In spite of the fact that I just had a little whinge about doing my own PR, and in spite of the fact that I’m convinced I’m no good at it, every so often I decide to make a stab at it, and on Saturday I read two chapters of Trees in the Pavement and one chapter of Favored One aloud at a Local Coffee Shop. I had been invited to do this some time ago, but the proprietor and I got our signals crossed a couple of times, and finally I was actually scheduled to read at an actual time, but he wasn’t going to be there. Maybe that was intentional on his part, but I think he probably usually isn’t there on Saturday afternoons.
Before I read, said proprietor sent me a “heads up” email disclaiming thus:
Typical reading, on a Saturday afternoon: Cafe could be about 1/2 full. You will be in the front of the house w your back against the wall so that you can engage the audience as needed. We will equip you with a mic and a cafe table and a stool or chair. You bring the entertainment. Very important: the cafe crowd is a very tough crowd, if and only if you desire or otherwise expect an attentive audience. You should bring at least one or two people with you to, if nothing else, feign interest and model good listening skills. Most folks come to talk, not to listen. Therefore, it is advisable to have no or at least low expectations of the audience to increase the possibility that you will be pleasantly surprised by the level of interest and appreciation. Consider: Possibly not a single person who doesn’t know you already will come with the express purpose of appreciating your reading; possibly not a single person will care that you are reading; some persons engaged in conversations may even secretly wish you weren’t reading. All that is, I think, typical and yet shouldn’t stop you from enjoying sharing your book with the people who are lucky enough to be there at the right time and place.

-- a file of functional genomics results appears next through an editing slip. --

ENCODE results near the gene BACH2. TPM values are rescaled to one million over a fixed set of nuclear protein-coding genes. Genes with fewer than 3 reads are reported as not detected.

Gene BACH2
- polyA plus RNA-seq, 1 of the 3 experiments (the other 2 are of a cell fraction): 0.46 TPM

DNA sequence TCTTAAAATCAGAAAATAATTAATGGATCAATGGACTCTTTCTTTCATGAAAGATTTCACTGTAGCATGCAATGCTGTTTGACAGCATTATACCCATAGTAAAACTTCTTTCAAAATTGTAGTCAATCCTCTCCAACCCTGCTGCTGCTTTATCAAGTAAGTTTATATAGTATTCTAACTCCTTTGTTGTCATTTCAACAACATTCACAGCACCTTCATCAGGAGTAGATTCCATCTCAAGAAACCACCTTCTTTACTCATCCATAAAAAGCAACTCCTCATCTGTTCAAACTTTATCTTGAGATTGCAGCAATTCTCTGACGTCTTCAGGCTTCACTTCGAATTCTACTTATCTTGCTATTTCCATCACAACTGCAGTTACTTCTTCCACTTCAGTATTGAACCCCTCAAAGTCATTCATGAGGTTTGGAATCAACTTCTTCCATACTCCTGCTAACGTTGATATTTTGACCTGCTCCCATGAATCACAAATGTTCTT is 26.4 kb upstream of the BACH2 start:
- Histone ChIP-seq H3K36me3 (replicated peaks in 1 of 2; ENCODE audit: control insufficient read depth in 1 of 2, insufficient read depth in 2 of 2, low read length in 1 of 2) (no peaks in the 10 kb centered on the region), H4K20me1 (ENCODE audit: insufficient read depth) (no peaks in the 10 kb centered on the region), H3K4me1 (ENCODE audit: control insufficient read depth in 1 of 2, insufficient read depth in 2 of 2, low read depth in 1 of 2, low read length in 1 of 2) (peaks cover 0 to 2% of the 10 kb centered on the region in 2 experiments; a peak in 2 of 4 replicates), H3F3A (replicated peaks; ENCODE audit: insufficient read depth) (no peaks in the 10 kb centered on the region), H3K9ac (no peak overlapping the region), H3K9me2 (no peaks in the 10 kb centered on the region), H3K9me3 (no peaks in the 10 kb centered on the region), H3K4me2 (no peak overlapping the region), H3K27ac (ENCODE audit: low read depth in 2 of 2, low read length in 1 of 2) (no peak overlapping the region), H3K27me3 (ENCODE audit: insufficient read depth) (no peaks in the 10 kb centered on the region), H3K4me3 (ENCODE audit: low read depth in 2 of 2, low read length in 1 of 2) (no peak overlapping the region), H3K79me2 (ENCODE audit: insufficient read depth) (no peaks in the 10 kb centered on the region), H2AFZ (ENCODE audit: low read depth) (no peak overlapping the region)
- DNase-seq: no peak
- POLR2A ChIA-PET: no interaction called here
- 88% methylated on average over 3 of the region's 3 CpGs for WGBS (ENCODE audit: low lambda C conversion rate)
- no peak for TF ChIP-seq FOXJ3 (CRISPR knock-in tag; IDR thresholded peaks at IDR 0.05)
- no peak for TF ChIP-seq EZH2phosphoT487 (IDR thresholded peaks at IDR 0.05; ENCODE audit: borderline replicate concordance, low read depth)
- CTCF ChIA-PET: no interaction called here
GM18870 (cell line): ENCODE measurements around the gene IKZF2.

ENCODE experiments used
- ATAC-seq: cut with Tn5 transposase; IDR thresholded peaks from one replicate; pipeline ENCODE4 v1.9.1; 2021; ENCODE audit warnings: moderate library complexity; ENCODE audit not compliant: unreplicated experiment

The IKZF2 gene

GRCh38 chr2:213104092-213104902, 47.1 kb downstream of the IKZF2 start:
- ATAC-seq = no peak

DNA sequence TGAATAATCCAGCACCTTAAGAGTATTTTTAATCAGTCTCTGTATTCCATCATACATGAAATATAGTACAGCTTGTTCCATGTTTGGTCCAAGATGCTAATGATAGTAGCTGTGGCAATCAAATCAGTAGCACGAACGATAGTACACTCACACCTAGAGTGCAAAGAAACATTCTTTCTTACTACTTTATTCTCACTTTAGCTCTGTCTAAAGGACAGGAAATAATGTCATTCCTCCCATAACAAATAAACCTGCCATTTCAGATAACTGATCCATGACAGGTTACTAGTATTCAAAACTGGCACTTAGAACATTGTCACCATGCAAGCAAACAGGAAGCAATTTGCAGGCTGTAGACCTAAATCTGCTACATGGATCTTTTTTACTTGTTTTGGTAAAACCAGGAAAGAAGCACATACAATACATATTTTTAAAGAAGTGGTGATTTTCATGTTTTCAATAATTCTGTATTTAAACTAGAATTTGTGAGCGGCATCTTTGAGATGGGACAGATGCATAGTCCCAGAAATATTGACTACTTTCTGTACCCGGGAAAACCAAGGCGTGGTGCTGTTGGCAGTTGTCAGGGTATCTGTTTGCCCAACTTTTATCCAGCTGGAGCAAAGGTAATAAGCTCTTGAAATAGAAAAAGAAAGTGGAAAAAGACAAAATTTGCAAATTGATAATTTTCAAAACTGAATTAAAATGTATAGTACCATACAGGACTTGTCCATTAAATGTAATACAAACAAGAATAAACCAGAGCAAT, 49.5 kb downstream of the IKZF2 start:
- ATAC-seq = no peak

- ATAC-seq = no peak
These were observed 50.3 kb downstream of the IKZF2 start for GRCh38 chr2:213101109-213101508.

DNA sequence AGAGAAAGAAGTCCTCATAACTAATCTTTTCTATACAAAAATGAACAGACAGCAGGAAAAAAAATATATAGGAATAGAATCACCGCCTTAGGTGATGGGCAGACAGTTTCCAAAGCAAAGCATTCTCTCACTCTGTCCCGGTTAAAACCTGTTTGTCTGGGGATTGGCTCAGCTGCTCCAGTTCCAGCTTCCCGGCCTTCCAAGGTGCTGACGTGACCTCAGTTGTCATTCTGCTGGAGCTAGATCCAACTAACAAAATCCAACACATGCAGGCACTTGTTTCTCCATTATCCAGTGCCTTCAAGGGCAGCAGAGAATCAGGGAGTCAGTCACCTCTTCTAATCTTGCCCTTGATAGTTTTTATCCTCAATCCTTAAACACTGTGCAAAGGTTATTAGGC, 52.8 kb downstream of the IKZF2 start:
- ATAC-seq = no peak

That is pretty much exactly what it was like. The people I “brought along” were my Paul, Mom and Dad, and long-time friend and fellow-writer, the Item. They were very good about modeling listening skills. Nobody bought a book though–since all of them already have one. Here is the part the Proprietor’s email didn’t predict–how it felt during the hour in which I sat in the hot seat:
1. Hot. As soon as we got there, my adrenaline, which had been on low simmer all morning anyway, shot up to high boil and I pretty much blushed for the entire reading.
2. Awkward. Because I was at “the front of the house,” I was right next to the registers, that is, the place where transactions are transacted. Innocent passers-by popped in for a cup of coffee, found the place moderately full but deathly quiet apart from some random middle-aged chick rattling off a bunch of foreign names over a microphone. They tiptoed to the counter, ordered their drinks in whispers, and skedaddled as quickly as possible. Of the people in there when I started reading, some stayed, but it was clear conversation wasn’t really happening. It was nice of them to stay, since they weren’t talking, but I felt like I was imposing.